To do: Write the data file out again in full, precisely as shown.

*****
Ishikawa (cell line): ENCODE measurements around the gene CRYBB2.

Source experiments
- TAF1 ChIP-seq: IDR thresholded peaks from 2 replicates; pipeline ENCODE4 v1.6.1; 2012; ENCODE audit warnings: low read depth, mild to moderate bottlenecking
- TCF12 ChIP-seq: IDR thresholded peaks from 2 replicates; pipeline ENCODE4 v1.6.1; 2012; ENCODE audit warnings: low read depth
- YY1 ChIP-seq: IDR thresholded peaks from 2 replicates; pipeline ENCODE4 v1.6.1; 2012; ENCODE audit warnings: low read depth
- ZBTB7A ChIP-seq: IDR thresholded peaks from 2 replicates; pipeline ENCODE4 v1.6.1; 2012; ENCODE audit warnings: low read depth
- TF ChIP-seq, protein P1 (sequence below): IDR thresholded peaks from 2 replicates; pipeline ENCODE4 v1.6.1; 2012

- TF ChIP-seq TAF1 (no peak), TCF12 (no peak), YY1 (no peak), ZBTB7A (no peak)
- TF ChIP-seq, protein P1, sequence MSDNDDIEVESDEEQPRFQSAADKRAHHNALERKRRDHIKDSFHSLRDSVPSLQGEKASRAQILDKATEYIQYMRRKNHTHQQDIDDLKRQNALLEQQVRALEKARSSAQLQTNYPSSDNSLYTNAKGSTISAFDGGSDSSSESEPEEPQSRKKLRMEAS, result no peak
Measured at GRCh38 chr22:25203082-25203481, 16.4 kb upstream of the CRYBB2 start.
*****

Ishikawa (cell line): ENCODE measurements around the gene CRYBB2.

Source experiments
- TAF1 ChIP-seq: IDR thresholded peaks from 2 replicates; pipeline ENCODE4 v1.6.1; 2012; ENCODE audit warnings: low read depth, mild to moderate bottlenecking
- TCF12 ChIP-seq: IDR thresholded peaks from 2 replicates; pipeline ENCODE4 v1.6.1; 2012; ENCODE audit warnings: low read depth
- YY1 ChIP-seq: IDR thresholded peaks from 2 replicates; pipeline ENCODE4 v1.6.1; 2012; ENCODE audit warnings: low read depth
- ZBTB7A ChIP-seq: IDR thresholded peaks from 2 replicates; pipeline ENCODE4 v1.6.1; 2012; ENCODE audit warnings: low read depth
- TF ChIP-seq, protein P1 (sequence below): IDR thresholded peaks from 2 replicates; pipeline ENCODE4 v1.6.1; 2012

- TF ChIP-seq TAF1 (no peak), TCF12 (no peak), YY1 (no peak), ZBTB7A (no peak)
- TF ChIP-seq, protein P1, sequence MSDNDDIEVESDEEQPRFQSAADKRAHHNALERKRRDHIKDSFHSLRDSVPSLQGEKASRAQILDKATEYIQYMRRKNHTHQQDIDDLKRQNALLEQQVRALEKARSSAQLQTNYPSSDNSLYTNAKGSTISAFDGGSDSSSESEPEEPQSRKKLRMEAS, result no peak
Measured at GRCh38 chr22:25203082-25203481, 16.4 kb upstream of the CRYBB2 start.